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Tucker McBride fed coins into an ancient soft drink machine, heard the clink clink clink as they fell into the box, opened the door, and pulled out a frosty glass bottle. After positioning it beneath the opener, he yanked, and the metal cap clattered into the box. Seated on a stool behind the gas station’s counter, an old man with a tobacco chaw in his cheek watched him intently.
Tucker lifted the bottle to his lips and sipped. Sweet, syrupy, black cherry flavor exploded on his tongue, and instantly took him back to childhood. “Dublin Dr Pepper. Man, I haven’t had one of these in twenty years.”
The ingredient that made the particular variety of Dr Pepper bottled in the small town of Dublin so special was Texas’s own Imperial Pure Cane Sugar. It made the soft drink sweeter, to be sure, but a Texan would tell you Dublin Dr Pepper just tasted different. Better.
“Well, you ain’t having one today either.” The gas station owner turned his head and spat a stream of tobacco juice into a spittoon. “You must not be from around here if you don’t know that the corporate suits out of Dallas put nails in the coffin of Dublin Dr Pepper a few years back. Sued the little guy, they did. Not allowed to make Dr Pepper anymore. What you’re drinking is a Dublin Original. Twenty-four flavors instead of twenty-three.”
No, he hadn’t known. That wasn’t the sort of news a man usually picked up in the desert of Iraq, the mountains of Afghanistan, or the swamp of Washington, DC. “A knockoff, then. Damned good one.”
His second sip took him back to summer days spent with his cousins, Jackson and Boone, at their grandparents’ lake house at Possum Kingdom. Nothing tasted better on a hot summer day than Dublin Dr Pepper. They’d consumed the soft drinks by the caseload until they’d grown old enough to switch to Shiner beer.
The man behind the counter shifted his tobacco chaw from his right cheek to his left, then said, “Yeah. Can’t get Original anymore either. Big city reporter stirred up trouble by writing about the situation, so the family pulled the plug on the flavor. Couldn’t afford another lawsuit from Goliath. I hauled two truckloads of Original back here. Worked our way through about half of it.” He gestured toward the bottle in Tucker’s hand and said, “You be careful who you share my location with, you hear? I don’t believe in wasting the good stuff on folks who can’t appreciate what they got.”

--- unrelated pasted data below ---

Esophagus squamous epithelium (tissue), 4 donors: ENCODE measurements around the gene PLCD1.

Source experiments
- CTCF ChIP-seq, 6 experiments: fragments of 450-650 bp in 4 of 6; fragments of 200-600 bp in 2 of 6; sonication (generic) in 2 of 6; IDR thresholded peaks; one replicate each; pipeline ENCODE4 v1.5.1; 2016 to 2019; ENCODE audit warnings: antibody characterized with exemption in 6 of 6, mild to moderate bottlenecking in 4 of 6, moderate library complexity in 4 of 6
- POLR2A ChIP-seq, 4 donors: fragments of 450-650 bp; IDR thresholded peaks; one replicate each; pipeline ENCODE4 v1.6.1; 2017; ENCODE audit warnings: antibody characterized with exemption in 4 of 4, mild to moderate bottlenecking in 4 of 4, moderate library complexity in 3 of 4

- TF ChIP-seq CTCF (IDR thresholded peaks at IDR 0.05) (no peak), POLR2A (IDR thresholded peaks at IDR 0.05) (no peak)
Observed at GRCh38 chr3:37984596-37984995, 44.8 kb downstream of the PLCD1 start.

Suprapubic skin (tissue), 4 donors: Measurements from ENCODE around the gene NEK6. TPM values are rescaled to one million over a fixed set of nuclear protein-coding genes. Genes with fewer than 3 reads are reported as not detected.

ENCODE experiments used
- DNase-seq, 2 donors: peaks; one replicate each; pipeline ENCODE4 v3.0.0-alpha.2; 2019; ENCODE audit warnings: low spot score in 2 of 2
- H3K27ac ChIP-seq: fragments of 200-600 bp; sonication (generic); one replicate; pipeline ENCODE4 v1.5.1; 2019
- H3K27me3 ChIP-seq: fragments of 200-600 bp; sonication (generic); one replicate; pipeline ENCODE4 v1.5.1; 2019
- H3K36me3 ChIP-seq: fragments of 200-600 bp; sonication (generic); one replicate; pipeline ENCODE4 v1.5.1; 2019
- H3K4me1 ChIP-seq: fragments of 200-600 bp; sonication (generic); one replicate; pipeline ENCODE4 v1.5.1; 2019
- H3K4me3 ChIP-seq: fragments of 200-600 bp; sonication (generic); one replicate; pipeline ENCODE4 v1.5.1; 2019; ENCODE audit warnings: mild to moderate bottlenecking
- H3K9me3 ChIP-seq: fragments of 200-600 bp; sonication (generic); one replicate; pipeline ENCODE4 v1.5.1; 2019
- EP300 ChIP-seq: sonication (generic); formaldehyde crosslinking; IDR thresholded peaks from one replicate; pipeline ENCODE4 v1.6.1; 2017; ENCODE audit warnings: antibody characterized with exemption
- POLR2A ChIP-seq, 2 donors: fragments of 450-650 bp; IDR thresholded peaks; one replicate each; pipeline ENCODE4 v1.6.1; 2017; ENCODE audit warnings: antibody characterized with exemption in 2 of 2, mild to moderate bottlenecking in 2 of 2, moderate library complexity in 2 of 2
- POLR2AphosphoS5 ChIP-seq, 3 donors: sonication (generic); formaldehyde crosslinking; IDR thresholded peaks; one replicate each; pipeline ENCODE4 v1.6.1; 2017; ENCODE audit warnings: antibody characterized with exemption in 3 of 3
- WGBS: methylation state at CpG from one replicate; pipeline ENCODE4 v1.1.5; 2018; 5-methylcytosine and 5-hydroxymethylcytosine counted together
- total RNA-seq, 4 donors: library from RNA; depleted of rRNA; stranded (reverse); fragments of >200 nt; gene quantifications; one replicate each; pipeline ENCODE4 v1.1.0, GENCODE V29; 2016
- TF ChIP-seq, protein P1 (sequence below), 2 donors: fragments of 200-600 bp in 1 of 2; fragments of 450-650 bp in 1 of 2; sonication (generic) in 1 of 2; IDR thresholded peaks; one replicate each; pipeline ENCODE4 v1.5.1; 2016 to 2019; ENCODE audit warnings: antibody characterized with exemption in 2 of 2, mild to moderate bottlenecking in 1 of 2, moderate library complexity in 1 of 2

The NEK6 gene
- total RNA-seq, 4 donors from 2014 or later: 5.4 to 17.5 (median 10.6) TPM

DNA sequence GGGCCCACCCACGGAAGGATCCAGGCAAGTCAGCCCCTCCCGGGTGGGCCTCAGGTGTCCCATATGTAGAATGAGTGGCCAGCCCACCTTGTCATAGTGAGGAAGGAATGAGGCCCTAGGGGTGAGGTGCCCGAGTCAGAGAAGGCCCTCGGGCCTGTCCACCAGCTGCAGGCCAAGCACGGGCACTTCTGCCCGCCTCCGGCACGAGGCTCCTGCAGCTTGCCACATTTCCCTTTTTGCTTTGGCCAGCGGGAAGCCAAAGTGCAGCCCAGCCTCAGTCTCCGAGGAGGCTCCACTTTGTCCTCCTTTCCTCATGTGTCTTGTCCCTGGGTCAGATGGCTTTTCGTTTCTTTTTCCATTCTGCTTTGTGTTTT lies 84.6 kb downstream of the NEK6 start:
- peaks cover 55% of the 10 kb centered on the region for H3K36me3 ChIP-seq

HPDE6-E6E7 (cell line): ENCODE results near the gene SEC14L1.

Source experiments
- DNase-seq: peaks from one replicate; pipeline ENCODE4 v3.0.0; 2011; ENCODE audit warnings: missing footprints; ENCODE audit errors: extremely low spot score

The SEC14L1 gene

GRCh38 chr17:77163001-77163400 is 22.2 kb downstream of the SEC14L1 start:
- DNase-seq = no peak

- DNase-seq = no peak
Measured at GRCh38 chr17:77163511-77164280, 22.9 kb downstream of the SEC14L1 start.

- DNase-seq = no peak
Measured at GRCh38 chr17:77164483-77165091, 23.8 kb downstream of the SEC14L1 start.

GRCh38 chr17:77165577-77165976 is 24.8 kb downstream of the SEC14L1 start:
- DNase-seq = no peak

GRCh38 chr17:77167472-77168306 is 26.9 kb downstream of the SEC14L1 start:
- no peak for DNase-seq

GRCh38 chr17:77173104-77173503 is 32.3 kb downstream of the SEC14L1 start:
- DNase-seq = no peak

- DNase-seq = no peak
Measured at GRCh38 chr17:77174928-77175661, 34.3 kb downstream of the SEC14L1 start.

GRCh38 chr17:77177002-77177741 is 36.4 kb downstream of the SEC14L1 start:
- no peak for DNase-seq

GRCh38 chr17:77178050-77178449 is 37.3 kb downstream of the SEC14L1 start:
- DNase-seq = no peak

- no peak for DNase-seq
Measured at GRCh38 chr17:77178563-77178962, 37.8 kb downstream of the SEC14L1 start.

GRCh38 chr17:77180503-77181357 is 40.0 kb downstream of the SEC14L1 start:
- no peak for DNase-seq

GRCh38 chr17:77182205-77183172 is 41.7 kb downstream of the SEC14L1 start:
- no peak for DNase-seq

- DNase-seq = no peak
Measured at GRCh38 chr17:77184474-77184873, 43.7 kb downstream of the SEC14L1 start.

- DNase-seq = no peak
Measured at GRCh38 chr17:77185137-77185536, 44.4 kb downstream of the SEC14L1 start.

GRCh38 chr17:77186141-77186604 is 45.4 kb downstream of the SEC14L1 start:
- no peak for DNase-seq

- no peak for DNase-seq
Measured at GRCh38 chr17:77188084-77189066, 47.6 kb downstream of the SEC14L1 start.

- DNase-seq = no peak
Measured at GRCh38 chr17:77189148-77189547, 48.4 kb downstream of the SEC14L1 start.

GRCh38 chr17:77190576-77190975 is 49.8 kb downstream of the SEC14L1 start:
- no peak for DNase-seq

“You have my word. I appreciate you offering me access.”
“I always offer to the military. I’m a vet myself. Vietnam.”
Tucker gave him a look of surprise. “I’m not in uniform.” Not anymore.
The man shrugged. “You got the look, son. So, where you headed? Fort Hood?”
Tucker took another long sip of his drink. “No. Not this time.”
He’d left the huge, Central Texas army base for the final time earlier today on his H-D Road King without a firm destination in mind. Now, he turned his head and looked through the store’s ancient screened doors toward the motorcycle parked at the gas pump. “I’m possibly on the road to Redemption. Or maybe Ruin. The jury’s still out on that one.”
“Huh.” The gas station owner rubbed his grizzled chin stubble. “Well, I reckon most of us stand at that crossroads sometime in our lives. You want some jerky to go with your Coke? It’s made locally. You won’t find better.”
In Texas, all soft drinks were Cokes, not sodas or pops or even Dr Peppers. Glad to be home, Tucker paid for his gas, his Original, and three different flavors of beef jerky, thanked the man behind the counter, and headed outside. He leaned against his motorcycle, sipping the drink and chewing on a piece of jerky as he scrutinized the intersection before him. Wonder how many farm-to-market road intersections existed in Texas? He knew the two-lane farm roads numbered over three thousand and made up over half of the state’s road system. Bet Boone would know the answer to the question. He knew useless facts like that.